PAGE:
It’s been a long time coming, but fan requests have finally been answered with the first season of “Dr. Kildare" arriving on DVD this week.
“Dr. Kildare: The Complete First Season” (Warner Archive, 1961-62, b/w, nine discs, $49.95, 33 episodes, pilot for “The Eleventh Hour”). This medical series made a star/teen idol of Richard Chamberlain in the 1960s as the dedicated young doctor mentored by crusty Dr. Gillespie (Raymond Massey).
But it was an adult show and achieved a level of success that rivaled the hugely popular 1930s and ’40s film series that starred Lew Ayres and Lionel Barrymore.
Some of the plots may seem a bit overly sentimental by today’s standards but in general the show holds up well against modern doctor/hospital procedurals, and there are plenty of young actors on display who went on to bigger things.
This season’s guests include Lee Marvin, Suzanne Pleshette, Ellen Burstyn, Anne Francis, William Shatner, Harvey Korman, Dorothy Malone and many more familiar faces. (Available at www.WarnerArchive.com)
“The Lincoln Chronicles” (Mill Creek, 1930-2011, b/w and color, 10 discs, $29.98, 31 episodes). Collection of documentaries and dramatic films about Abraham Lincoln contains some solid material, including D.W. Griffith’s 1930 biographical film starring Walter Huston. But the real highlight is the inclusion of the six-part 1973-74 miniseries “Carl Sandburg’s Lincoln,” which earned an Emmy for Hal Holbrook in what many consider the definitive portrayal of our 16th president, Oscar-winner Daniel Day-Lewis notwithstanding.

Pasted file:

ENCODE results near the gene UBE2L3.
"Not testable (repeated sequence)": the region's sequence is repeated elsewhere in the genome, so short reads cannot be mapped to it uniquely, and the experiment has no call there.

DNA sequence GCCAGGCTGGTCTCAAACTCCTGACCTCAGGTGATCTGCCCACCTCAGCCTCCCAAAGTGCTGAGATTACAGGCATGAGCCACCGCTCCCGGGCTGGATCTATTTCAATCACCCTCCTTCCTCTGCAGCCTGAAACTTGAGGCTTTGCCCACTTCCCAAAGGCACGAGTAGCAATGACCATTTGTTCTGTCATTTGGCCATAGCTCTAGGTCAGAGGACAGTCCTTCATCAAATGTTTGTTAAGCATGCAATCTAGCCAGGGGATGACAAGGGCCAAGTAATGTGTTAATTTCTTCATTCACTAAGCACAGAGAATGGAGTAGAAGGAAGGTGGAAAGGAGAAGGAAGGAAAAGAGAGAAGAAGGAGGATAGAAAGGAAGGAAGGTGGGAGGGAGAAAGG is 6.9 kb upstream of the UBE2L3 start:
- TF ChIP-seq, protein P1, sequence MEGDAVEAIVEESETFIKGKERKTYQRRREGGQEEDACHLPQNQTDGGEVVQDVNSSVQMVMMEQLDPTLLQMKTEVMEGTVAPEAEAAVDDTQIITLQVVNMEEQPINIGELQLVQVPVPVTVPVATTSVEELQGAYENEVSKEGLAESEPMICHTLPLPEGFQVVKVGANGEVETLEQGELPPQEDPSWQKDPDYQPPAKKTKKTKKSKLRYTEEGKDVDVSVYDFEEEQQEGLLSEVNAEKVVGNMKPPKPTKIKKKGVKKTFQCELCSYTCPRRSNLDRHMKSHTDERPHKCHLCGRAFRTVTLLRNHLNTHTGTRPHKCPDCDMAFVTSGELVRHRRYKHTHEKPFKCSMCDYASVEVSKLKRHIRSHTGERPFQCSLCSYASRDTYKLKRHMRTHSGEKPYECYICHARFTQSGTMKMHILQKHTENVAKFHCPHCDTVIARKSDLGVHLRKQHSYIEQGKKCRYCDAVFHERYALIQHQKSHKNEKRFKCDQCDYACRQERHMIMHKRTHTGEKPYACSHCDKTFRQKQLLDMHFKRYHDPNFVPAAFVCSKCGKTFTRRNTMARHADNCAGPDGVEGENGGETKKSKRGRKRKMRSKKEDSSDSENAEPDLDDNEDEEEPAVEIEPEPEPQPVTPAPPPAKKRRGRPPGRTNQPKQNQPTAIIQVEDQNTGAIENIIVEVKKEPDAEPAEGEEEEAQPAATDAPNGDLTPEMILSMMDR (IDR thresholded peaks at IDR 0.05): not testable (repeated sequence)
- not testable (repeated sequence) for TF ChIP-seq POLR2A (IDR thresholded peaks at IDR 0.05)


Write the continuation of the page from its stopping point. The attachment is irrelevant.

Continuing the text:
“Last Summer Won’t Happen” (Icarus, 1968, $29.98, short film: “Time of the Locust,” featurettes). This hourlong time-capsule documentary explores the counterculture of 1968 New York as the previous year’s Summer of Love gave way to an isolated, often divided anti-Vietnam War movement that began small but gradually took on a life of its own despite internal conflict.
“Touched By an Angel: The Seventh Season” (CBS/Paramount, 2000-01, seven discs, $61.99, 25 episodes). Heavenly angel Monica (Roma Downey) is back to offer inspiration to troubled mortals, while occasionally requiring some guidance herself from supervisor Tess (Della Reese). Guests include Faye Dunaway, Richard Chamberlain, Tess Harper, Cathy Lee Crosby, Joel Grey, Patti LuPone, Harry Hamlin and, as Satan, Mandy Patinkin.
“A Haunting: Season Five: 2012 Season” (Timeless, 2012, two discs, $14.97, 10 episodes). Semi-documentary/reality show is an anthology series about supposed real-life paranormal occurrences, recounted by those involved and re-created with actors. This is a revival of the Discovery Channel cable series that was canceled in 2007.
“Flash Gordon: the Complete Series” (Mill Creek, 2007-08, four discs, $14.98, 22 episodes). So-so reboot of the classic science-fiction comic strip, filmed many times before, this time for the Syfy cable channel. Strictly for easy-to-please fans.